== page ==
COVID vaccine and fertility in women
Pregnant women with COVID-19 are more likely to need intensive care and mechanical ventilation and have a higher risk of death when compared with non-pregnant women. It is plausible that vaccination will reduce these risks.
However, women who are pregnant or at risk of pregnancy are excluded from drug trials including COVID vaccines. Therefore, many drugs after registration are considered to be contraindicated in pregnancy. Despite the lack of information in these randomized trials, useful information can be obtained from animal studies, those who got pregnant in these randomized trials of vaccines and after availability of COVID vaccines.
1. Animal studies
The fertility and miscarriage rates were not affected in over 1000 rats that received the Moderna COVID vaccine before or during gestation.
2. Randomized trials of vaccines
53 pregnancies occurred in the trials of the three vaccines. There was no significant difference in the rate of accidental pregnancies in the vaccinated groups compared with the control groups. This indicates that the vaccines do not prevent pregnancy in humans. Similarly, the miscarriage rates are comparable between the two groups, indicating no detrimental effect of vaccination on early pregnancy.
3. After availability of vaccine
From December 14, 2020, to February 28, 2021, data from the surveillance system were available from 35,691 women who were pregnant at the time of vaccination or after vaccination. Injection-site pain was more frequent among pregnant persons than
among nonpregnant women, whereas headache, myalgia, chills, and fever were
less frequent. 827 women had a completed pregnancy, of which 115 (13.9%) resulted in a pregnancy loss and 712 (86.1%) resulted in a live birth. Adverse neonatal outcomes included preterm birth (in 9.4%) and small size for gestational age (in 3.2%); no neonatal deaths were reported. These were similar to incidences reported in studies involving pregnant women that were conducted before the Covid-19 pandemic.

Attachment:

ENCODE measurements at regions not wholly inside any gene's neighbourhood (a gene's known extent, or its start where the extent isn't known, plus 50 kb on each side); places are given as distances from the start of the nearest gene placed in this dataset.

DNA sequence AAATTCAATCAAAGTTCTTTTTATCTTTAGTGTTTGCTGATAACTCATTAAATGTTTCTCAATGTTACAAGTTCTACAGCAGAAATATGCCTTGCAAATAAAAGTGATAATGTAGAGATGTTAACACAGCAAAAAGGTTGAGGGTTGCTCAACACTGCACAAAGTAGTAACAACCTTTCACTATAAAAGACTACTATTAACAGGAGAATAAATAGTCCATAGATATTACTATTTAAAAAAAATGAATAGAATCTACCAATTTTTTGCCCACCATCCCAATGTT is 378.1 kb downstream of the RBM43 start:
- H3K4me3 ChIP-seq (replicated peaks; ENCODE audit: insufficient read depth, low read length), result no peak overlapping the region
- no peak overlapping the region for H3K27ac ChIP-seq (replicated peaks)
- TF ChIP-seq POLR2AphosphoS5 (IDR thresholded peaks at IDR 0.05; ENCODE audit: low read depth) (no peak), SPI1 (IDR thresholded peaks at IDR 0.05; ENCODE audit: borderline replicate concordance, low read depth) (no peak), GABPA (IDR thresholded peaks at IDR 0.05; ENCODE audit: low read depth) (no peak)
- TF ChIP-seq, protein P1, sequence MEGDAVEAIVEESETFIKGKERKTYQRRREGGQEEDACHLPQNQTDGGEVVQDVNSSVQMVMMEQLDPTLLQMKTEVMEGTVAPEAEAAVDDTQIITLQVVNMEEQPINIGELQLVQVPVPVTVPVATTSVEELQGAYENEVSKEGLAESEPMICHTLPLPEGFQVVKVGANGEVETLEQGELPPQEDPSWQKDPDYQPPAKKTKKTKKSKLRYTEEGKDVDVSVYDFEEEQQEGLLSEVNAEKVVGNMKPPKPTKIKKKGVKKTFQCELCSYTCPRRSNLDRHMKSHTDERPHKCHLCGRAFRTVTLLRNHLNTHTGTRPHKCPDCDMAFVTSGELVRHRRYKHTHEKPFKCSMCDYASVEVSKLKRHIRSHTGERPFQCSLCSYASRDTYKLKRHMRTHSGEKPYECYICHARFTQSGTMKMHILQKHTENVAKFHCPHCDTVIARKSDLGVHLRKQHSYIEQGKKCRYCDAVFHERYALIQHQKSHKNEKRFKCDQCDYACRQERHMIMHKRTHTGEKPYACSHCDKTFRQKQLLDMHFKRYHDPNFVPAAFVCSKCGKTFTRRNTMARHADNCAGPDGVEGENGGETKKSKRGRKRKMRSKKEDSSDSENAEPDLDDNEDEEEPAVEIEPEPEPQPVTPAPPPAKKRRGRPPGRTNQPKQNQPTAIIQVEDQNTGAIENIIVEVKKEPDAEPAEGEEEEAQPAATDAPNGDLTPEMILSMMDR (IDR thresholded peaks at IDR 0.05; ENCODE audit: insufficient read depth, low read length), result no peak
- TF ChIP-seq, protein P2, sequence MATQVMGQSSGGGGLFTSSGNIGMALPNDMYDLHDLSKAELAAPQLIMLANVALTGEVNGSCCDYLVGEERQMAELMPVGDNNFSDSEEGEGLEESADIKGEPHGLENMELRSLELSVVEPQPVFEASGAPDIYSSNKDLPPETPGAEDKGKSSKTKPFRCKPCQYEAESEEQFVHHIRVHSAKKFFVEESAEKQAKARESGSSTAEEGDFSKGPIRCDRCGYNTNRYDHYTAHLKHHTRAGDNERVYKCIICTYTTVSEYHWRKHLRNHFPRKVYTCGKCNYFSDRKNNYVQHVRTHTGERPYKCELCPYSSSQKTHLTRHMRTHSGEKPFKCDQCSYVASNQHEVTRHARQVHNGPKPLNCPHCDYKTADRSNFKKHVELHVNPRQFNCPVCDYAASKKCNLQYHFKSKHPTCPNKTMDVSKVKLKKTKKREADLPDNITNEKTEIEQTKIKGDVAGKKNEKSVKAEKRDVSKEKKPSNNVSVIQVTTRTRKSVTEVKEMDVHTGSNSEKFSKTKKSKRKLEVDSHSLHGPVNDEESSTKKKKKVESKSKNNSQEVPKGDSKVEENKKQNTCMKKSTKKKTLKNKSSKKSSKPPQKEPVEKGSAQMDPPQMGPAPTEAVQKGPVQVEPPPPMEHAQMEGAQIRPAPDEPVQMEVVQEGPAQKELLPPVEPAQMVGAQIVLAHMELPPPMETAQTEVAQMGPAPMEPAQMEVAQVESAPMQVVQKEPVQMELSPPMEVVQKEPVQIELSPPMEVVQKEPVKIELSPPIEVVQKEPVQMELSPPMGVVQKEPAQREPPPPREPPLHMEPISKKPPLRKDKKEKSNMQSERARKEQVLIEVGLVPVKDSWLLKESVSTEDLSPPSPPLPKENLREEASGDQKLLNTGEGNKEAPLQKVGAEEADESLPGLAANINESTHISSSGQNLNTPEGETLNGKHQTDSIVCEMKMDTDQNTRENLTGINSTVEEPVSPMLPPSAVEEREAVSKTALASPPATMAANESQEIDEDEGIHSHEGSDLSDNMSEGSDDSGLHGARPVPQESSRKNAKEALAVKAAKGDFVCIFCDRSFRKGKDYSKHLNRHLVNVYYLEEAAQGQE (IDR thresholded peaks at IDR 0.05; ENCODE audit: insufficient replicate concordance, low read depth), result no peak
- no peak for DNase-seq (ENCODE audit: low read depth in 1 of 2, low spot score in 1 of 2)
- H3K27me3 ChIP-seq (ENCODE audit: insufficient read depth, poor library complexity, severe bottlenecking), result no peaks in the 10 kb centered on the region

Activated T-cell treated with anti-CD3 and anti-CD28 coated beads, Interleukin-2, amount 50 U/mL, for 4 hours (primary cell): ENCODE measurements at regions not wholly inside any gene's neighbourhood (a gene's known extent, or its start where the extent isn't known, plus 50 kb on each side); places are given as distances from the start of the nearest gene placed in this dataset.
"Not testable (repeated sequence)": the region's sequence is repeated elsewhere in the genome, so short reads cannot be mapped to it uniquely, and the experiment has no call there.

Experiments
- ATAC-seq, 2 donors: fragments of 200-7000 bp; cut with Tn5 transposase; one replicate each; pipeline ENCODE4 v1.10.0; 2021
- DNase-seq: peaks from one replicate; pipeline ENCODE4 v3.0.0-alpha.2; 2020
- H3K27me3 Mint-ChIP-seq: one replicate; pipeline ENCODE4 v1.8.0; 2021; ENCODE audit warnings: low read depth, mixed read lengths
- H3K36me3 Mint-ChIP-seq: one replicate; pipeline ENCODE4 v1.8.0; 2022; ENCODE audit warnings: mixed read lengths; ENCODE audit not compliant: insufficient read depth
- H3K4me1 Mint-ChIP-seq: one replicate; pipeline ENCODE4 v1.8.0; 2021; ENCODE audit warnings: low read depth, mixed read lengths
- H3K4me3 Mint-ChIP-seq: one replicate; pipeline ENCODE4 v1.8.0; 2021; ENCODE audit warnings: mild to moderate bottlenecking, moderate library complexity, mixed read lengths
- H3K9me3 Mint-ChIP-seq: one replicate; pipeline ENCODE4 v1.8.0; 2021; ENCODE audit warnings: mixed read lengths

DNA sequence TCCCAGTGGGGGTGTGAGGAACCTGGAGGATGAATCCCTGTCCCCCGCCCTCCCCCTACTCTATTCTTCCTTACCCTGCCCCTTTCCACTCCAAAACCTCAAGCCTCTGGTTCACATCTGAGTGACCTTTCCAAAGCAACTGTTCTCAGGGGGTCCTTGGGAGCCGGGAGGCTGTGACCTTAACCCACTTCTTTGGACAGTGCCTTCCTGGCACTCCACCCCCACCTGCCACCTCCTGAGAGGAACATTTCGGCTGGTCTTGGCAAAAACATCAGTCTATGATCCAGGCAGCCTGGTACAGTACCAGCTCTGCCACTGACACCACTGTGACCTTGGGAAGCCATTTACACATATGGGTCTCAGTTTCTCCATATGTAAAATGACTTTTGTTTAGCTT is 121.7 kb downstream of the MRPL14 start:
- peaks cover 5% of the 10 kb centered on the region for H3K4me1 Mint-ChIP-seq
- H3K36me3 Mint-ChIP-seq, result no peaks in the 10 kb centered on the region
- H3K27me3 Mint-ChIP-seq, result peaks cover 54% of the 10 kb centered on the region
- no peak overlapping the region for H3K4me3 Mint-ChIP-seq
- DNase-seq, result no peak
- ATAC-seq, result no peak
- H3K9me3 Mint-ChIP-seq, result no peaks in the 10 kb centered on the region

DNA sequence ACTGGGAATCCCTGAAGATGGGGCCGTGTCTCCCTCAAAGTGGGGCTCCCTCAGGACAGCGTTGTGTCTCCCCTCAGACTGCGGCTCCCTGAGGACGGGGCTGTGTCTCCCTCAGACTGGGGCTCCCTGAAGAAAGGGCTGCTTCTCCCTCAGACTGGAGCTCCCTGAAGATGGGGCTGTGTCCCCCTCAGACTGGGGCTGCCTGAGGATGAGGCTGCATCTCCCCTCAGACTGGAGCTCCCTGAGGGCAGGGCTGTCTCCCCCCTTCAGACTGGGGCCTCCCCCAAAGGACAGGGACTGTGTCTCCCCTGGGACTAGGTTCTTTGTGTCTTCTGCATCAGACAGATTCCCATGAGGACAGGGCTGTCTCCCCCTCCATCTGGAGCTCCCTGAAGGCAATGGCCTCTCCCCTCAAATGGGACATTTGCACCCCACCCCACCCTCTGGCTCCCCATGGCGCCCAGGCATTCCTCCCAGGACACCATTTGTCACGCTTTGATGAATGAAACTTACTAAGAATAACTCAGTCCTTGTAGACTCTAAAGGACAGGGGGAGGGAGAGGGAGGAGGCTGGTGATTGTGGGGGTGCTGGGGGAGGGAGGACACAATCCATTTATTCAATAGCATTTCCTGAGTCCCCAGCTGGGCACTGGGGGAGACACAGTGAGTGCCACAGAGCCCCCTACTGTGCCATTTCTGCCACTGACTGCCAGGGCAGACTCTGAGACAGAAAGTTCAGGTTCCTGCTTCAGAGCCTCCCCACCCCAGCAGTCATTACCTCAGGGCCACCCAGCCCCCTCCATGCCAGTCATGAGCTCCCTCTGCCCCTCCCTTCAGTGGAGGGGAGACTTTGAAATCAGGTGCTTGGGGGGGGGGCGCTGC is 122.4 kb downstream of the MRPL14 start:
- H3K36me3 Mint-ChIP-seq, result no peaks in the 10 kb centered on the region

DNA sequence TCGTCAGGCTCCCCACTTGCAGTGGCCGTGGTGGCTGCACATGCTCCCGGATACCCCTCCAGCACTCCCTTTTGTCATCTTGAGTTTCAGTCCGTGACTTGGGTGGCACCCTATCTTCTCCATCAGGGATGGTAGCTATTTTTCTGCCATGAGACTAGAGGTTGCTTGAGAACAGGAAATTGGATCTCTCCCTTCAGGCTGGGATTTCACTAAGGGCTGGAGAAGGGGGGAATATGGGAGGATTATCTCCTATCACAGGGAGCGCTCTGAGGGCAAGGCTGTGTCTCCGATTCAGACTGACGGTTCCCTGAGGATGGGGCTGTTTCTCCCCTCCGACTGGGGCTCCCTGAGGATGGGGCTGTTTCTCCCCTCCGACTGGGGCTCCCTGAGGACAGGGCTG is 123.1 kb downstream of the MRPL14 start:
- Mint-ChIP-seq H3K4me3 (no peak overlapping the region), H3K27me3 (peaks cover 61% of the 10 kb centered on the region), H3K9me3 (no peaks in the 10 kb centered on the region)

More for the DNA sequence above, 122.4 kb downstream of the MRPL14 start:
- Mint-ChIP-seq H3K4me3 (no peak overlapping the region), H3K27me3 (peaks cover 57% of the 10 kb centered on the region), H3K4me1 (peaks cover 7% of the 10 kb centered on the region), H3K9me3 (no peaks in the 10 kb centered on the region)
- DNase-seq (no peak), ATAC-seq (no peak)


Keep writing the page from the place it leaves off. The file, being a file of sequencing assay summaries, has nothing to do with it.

There was an online claim that antibodies elicited by COVID mRNA vaccines could attack the placenta. A recent small study found similar ongoing pregnancy rate of frozen embryo transfer in women who had anti-SARS-CoV-2 spike IgG following vaccination or natural infection when compared with the control groups.
36 couples resumed IVF treatment 7–85 days after receiving mRNA COVID vaccine. There was no change in semen parameters between two IVF cycles before and after vaccination. No cycles differences were observed in the amount of FSH used, the number and quality of oocytes/embryos obtained before and after receiving mRNA COVID vaccination.
Based on the above information, reproductive age women can receive mRNA vaccination during pregnancy, when planning for pregnancy or undergoing fertility treatment. This will not affect the fertility and pregnant outcomes. There is no need to wait after vaccination if planning for pregnancy or undergoing fertility treatment.
Those undergoing fertility treatment may consider to complete the vaccination before starting the fertility treatment because of common side effects in the few days after vaccination.